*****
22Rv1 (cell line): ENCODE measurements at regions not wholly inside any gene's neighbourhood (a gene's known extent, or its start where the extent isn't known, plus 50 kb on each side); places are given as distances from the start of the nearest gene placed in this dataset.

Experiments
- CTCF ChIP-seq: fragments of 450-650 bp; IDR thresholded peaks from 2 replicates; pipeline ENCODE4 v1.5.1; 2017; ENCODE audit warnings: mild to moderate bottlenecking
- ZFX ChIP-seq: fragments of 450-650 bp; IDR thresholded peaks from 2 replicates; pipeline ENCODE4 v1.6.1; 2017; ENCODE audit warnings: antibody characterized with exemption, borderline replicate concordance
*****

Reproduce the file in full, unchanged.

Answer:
22Rv1 (cell line): ENCODE measurements at regions not wholly inside any gene's neighbourhood (a gene's known extent, or its start where the extent isn't known, plus 50 kb on each side); places are given as distances from the start of the nearest gene placed in this dataset.

Experiments
- CTCF ChIP-seq: fragments of 450-650 bp; IDR thresholded peaks from 2 replicates; pipeline ENCODE4 v1.5.1; 2017; ENCODE audit warnings: mild to moderate bottlenecking
- ZFX ChIP-seq: fragments of 450-650 bp; IDR thresholded peaks from 2 replicates; pipeline ENCODE4 v1.6.1; 2017; ENCODE audit warnings: antibody characterized with exemption, borderline replicate concordance